Chris Crawford defines interaction as “a cyclic process in which two actors alternately listen, think, and speak” . Bret Victor’s rant on the future of interaction design focuses on how humans might interact with tools by using our hands to interact them physically. I agree with Crawford's idea about physical interaction being cyclical. Humans take the flow of information using our senses (listening), we process it in our brains (thinking), and then we react in some way (speaking). On the other hand a device would be doing the same process except by taking inputs from sensors, following programmed instructions, and then creating an output. This back and forth does make up the physical interaction between the two actors that Crawford talks about.
While both Crawford and Victor are trying to get to the same point on how a physical interaction is this cycle of capturing info, processing it, and responding to it, they differ on experiences should be considered interaction. Interestingly, they differ on how they view books as being a physical interaction. Crawford says you can't interact with a book, while Victor says the way we handle and manipulate pages in a book is interactive. Maybe Crawford is more so referring to the content of the book than the book itself, but I do agree with Victor that could have a physical interactive experience with an object that is not necessarily electronic or digital. For instance, turning a door knob or using a key.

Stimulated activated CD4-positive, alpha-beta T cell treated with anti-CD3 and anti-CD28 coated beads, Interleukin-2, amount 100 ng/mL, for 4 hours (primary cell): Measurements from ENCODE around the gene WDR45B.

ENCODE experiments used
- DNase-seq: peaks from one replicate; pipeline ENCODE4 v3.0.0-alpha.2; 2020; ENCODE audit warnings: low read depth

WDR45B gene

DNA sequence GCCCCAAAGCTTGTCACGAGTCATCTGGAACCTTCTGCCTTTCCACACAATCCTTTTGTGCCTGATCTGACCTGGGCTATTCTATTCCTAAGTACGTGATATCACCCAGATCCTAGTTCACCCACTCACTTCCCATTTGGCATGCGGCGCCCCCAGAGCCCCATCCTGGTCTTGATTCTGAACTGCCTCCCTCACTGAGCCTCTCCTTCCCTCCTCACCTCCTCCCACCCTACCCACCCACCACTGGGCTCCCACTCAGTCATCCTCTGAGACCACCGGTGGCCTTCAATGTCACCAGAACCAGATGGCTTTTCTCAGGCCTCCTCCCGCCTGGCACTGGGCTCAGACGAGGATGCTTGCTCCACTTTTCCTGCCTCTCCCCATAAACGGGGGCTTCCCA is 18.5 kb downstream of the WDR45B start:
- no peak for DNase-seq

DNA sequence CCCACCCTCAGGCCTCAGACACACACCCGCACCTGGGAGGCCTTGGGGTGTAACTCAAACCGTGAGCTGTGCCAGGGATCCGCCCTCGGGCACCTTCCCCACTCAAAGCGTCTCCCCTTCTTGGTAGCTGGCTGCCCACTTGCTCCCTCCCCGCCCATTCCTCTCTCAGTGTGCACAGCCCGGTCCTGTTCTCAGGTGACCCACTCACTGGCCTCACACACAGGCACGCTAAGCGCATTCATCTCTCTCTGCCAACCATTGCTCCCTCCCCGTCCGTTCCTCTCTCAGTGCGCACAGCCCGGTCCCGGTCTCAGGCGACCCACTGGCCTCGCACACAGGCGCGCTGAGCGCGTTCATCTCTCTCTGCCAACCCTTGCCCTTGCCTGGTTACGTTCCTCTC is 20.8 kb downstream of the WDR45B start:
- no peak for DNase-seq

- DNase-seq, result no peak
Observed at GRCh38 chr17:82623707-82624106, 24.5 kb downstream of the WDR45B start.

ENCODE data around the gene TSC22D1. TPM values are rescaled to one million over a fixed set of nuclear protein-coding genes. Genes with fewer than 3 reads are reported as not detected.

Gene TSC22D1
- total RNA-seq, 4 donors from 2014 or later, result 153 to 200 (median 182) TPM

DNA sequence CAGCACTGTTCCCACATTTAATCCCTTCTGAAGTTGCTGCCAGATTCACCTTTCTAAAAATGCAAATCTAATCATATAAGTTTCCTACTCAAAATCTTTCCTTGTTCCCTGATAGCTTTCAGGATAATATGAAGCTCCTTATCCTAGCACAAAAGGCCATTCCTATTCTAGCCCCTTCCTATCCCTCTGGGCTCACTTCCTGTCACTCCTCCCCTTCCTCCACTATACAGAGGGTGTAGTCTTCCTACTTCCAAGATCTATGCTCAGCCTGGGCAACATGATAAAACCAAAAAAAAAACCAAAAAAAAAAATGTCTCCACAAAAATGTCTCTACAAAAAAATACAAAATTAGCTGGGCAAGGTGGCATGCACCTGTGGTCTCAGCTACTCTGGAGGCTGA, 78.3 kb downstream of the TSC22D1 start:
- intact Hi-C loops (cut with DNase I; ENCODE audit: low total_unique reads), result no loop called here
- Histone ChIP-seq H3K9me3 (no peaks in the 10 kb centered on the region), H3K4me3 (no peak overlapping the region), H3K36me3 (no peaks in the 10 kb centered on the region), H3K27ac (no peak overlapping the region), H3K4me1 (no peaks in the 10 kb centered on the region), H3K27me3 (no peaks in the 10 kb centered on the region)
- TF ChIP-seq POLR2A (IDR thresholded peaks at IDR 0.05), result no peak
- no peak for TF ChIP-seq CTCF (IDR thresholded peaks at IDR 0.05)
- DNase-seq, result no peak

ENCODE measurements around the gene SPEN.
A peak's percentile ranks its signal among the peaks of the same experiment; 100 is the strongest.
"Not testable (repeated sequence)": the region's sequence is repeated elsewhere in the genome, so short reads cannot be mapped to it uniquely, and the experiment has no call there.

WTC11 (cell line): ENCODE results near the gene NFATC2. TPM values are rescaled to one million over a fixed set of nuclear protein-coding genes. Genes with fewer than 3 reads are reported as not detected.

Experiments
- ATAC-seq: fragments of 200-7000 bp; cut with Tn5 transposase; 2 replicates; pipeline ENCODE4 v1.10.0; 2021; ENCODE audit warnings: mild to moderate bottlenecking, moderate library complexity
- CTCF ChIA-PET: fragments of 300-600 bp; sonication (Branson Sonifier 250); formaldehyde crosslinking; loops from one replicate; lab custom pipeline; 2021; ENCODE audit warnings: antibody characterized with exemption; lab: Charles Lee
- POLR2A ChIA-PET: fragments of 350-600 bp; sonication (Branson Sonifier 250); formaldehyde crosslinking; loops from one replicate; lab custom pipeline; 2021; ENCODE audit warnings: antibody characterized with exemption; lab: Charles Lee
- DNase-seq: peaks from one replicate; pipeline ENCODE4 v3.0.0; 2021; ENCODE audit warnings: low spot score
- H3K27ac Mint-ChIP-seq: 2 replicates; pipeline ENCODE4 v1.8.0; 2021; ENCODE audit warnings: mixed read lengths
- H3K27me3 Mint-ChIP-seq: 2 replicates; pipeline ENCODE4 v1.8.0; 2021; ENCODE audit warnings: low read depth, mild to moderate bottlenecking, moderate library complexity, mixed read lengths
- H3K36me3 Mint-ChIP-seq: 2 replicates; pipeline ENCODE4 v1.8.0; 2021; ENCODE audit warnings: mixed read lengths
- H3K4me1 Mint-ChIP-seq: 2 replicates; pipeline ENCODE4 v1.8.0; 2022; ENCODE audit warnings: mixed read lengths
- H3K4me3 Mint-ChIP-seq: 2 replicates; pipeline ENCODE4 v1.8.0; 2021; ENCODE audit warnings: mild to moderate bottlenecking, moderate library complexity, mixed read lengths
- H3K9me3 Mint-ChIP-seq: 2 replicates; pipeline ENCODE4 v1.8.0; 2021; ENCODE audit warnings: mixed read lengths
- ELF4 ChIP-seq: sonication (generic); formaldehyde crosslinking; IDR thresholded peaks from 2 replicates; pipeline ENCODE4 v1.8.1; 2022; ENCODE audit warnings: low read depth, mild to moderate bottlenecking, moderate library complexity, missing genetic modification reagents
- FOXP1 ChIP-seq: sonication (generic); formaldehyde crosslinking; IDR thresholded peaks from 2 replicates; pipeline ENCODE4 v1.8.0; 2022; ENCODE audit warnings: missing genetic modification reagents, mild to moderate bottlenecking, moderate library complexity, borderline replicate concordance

Digital technology that I would not consider interactive or a lower degree of interactive are items that you would place somewhere and forget about. For example, Tile trackers used to find lost items just kind of sit there after you stick it on something. You might use a smartphone to control it, but you're still only really interacting with your phone rather than the object itself. I think there are also quite a few home devices that are gaining popularity that are similarly less interactive since it is all starting to be controlled exclusively through your phone.
A good physical interaction is focused on the user(s). A designer should have the users in mind when creating a physical interaction, otherwise it might not work as well as intended for the users or there could be unexpected outcomes. A lot of designers use a human-centered design approach, which I think works really well for product design since it requires designers to be empathetic towards the users. I think the best part of this process is the testing and iterating where designers can really start to see which interactions are more or less effective.
1. Crawford, C. (2003). The Art of interactive design: a euphonious and illuminating guide to building successful software. San Francisco: No Starch Press. Retrieved September 13, 2017.